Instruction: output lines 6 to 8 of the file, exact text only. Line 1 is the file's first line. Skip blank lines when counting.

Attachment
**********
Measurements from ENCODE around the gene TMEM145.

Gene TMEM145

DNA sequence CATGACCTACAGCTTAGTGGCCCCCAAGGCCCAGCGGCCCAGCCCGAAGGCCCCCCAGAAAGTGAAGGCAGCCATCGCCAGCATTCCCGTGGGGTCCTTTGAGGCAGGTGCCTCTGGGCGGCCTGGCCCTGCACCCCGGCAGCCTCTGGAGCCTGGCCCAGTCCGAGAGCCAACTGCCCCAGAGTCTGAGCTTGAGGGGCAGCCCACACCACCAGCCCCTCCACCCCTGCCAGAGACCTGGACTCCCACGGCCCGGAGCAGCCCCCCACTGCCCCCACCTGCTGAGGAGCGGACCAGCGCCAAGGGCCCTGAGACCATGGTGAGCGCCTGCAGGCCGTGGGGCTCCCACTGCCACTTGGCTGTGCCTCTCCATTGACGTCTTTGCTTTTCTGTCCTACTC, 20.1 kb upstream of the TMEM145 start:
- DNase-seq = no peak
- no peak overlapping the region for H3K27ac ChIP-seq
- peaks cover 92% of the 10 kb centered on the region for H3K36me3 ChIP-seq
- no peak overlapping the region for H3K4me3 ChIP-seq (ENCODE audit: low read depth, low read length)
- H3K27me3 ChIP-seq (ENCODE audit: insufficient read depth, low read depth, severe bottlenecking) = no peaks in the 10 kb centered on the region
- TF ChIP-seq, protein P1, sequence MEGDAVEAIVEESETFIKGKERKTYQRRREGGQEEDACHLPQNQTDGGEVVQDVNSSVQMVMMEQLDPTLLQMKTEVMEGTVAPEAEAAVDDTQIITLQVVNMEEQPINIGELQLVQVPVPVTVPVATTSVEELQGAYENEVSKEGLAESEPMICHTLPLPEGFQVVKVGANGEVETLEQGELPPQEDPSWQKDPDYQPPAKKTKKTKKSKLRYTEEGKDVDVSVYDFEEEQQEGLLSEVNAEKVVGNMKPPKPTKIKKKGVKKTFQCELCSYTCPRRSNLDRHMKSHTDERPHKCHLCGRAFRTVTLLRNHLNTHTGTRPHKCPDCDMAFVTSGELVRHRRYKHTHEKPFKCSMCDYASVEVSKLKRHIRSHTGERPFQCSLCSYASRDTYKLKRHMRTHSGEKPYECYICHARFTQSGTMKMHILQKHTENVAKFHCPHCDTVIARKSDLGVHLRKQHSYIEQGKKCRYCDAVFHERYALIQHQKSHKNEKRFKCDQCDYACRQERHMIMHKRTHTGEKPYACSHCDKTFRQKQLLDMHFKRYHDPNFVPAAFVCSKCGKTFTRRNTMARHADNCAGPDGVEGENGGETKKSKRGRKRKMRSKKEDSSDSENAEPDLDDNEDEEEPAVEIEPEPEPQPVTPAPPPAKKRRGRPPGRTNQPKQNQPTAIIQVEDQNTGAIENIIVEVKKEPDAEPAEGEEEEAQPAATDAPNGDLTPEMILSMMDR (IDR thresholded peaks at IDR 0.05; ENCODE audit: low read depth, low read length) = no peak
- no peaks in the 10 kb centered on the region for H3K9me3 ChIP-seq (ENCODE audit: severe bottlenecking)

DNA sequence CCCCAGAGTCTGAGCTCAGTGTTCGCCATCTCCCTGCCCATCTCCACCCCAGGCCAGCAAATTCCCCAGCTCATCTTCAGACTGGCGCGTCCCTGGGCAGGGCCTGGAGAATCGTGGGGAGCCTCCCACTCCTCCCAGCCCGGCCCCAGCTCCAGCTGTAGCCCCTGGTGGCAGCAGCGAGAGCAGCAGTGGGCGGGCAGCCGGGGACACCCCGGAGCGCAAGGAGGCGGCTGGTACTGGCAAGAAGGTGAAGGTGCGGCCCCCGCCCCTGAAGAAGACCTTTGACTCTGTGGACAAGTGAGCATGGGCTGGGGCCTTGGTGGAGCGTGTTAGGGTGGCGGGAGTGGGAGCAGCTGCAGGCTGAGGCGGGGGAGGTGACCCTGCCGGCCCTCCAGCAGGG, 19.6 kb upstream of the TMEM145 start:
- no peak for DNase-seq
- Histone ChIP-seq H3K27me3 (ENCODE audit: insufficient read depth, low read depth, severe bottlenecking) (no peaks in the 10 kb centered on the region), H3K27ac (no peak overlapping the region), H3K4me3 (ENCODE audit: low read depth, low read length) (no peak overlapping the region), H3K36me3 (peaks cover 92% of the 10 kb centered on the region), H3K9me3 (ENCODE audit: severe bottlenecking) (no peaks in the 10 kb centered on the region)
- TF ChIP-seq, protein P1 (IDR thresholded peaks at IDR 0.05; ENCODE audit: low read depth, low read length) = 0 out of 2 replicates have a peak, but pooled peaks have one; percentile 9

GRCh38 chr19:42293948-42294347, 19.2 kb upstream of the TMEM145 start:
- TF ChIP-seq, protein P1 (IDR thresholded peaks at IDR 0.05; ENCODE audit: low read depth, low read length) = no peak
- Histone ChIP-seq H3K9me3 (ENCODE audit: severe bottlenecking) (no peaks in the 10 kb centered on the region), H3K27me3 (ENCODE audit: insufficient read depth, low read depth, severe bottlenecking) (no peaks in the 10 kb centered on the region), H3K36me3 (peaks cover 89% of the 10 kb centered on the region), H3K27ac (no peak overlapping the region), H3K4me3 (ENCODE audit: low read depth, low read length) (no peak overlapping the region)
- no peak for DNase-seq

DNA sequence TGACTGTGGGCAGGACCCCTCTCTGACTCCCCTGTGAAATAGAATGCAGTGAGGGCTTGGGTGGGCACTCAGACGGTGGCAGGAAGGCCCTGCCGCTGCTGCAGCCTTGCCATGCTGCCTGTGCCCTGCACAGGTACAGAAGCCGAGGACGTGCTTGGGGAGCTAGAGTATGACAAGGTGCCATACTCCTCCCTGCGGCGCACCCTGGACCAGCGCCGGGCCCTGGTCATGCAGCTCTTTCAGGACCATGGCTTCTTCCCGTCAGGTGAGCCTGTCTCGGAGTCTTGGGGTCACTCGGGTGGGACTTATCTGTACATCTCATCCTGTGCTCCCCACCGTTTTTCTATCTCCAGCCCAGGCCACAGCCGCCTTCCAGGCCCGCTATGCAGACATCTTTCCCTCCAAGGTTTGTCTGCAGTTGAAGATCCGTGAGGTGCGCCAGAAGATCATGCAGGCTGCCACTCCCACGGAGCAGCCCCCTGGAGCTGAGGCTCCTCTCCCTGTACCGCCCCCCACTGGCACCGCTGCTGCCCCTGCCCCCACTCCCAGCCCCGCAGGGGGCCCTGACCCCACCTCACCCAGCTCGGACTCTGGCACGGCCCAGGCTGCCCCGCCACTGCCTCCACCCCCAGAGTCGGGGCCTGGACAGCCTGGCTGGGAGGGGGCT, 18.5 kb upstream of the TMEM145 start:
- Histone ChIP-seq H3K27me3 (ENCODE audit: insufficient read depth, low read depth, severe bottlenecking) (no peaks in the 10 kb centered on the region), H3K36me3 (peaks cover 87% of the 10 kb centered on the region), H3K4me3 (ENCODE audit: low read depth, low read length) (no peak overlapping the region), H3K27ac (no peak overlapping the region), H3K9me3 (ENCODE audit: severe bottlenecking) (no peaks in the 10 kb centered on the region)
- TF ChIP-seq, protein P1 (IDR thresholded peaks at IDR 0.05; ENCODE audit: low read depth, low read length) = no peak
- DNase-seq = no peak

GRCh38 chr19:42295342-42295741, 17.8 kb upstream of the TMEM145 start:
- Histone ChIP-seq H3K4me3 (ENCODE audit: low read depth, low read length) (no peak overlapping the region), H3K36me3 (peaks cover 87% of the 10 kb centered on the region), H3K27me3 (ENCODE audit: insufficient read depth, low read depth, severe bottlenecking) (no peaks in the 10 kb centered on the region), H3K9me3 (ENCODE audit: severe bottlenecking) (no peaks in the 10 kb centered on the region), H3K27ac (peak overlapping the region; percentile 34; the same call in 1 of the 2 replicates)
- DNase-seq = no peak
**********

- peaks cover 92% of the 10 kb centered on the region for H3K36me3 ChIP-seq
- no peak overlapping the region for H3K4me3 ChIP-seq (ENCODE audit: low read depth, low read length)
- H3K27me3 ChIP-seq (ENCODE audit: insufficient read depth, low read depth, severe bottlenecking) = no peaks in the 10 kb centered on the region